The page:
People of any age can have trouble getting around the house – a teenager recovering from a sports injury, a baby boomer in rehab from a heart attack or surgery, an elderly person with arthritis or balance problems. Whether your limited mobility is temporary or permanent, there are many things you can do to make your home safer and your life easier.
Modifying your home can be as simple as rearranging some furniture or putting in a few handrails in strategic locations. This room-by-room guide focuses on simple solutions to creating a safe haven. But it also includes more substantial measures that can be worthwhile if you have long-term mobility issues.
By Jessie Knadler
You didn't see it coming. You didn't even feel it land — until a split second
later when you suddenly realize you've had the wind knocked out of you. What
just hit you? Someone's nasty comment, and it's cut you to the core.
Sometimes a faultfinder disguises her disapproval as a quasi-compliment:
"I would have never had the courage to talk to my boss the way you
did." Other times, a jab takes the form of a cautionary tale: "You're
going on a cruise? I still get nightmares...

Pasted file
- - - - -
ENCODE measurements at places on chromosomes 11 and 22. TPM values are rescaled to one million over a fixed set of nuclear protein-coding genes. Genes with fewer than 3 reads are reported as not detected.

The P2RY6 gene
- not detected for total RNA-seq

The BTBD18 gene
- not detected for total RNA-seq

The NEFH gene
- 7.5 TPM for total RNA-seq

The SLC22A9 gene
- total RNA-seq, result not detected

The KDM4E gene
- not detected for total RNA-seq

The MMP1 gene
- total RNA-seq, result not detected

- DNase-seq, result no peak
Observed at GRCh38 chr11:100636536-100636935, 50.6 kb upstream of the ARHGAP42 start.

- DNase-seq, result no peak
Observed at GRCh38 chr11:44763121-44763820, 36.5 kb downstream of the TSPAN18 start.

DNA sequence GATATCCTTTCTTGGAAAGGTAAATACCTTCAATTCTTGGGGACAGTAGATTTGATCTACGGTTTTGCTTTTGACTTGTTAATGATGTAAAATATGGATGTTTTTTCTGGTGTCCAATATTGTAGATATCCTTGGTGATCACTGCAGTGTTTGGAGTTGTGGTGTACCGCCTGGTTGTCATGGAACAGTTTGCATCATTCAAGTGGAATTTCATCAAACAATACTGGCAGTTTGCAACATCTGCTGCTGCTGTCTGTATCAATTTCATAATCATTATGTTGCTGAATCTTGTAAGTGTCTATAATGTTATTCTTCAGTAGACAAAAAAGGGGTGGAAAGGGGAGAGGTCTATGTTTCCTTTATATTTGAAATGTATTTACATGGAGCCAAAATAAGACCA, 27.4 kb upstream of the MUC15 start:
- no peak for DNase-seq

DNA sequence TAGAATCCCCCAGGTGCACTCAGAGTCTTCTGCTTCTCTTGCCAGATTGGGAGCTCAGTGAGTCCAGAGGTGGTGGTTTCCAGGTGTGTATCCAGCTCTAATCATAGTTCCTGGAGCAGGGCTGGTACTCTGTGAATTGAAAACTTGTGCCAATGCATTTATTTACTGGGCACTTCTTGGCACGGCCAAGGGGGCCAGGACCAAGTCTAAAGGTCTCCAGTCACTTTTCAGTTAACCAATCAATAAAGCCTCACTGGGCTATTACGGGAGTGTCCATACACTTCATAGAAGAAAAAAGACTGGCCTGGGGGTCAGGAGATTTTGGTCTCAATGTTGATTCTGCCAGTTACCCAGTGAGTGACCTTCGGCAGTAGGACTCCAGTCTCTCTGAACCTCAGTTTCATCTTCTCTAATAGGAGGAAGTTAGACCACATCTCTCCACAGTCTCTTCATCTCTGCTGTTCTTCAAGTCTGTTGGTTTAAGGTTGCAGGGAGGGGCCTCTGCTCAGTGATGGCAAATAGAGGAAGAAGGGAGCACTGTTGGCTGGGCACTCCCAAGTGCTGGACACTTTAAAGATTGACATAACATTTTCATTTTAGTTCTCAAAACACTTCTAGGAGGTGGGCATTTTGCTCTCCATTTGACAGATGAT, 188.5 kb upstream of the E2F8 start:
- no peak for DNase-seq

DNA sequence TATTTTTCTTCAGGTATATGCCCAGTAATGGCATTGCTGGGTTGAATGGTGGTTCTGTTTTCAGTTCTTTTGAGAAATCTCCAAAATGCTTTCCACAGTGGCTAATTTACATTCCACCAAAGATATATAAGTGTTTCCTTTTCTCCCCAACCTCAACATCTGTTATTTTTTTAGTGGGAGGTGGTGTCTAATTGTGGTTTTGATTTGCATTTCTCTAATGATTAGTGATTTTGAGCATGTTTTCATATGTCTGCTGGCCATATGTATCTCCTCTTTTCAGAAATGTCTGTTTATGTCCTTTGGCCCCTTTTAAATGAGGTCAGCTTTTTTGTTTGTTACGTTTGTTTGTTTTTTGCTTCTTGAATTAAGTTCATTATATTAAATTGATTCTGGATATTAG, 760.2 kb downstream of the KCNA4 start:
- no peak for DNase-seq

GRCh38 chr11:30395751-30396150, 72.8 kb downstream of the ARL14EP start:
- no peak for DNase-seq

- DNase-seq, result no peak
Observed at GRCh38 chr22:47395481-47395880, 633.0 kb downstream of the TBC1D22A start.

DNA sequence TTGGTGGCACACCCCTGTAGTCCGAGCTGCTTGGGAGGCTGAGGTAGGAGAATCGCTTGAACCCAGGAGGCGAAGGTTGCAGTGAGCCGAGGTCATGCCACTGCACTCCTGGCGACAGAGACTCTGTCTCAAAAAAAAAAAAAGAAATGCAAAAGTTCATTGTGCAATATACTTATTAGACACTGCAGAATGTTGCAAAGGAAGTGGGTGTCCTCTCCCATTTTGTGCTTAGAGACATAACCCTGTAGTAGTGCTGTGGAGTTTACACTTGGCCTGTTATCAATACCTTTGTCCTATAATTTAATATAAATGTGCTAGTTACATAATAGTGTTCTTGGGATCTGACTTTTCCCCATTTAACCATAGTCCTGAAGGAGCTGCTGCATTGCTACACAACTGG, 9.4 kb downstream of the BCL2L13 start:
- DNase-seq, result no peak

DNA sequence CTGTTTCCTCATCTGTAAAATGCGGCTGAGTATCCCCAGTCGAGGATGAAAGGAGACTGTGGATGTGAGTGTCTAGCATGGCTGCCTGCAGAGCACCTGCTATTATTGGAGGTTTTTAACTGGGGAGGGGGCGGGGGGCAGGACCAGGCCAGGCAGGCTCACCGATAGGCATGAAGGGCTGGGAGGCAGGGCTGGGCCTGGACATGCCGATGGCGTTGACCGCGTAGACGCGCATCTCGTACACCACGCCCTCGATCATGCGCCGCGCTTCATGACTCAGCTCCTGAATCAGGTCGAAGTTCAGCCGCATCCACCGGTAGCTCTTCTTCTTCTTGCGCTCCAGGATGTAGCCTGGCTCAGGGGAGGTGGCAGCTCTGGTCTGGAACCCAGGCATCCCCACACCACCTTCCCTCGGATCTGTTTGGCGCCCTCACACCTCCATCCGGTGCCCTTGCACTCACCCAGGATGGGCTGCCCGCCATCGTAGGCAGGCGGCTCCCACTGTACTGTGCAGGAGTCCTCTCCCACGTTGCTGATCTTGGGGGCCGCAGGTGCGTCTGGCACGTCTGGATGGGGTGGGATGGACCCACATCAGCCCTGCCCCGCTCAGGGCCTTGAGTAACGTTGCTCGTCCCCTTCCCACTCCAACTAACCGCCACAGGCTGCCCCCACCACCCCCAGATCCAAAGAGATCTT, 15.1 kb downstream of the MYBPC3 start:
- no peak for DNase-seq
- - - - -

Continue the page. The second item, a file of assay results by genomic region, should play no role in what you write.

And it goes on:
Building entrances can be safety hazards, especially in bad weather. And when it’s difficult to get around, even a step or two can seem like a mountain. Make sure the path from the street to your front door is well lit and clear of objects.
If you have stairs, make sure there’s a sturdy handrail -- on both sides, if that helps. “Adding a second banister on the other side can make a huge difference, especially if one side of the body is more impaired than the other,” says Carla A. Chase, EdD, assistant professor of occupational therapy at the Western Michigan University College of Health and Human Services in Kalamazoo.
Even if there’s just one step that is difficult to negotiate at the front door, consider installing a grab bar. You can also rent a ramp for walkers and wheelchairs if you need a temporary solution.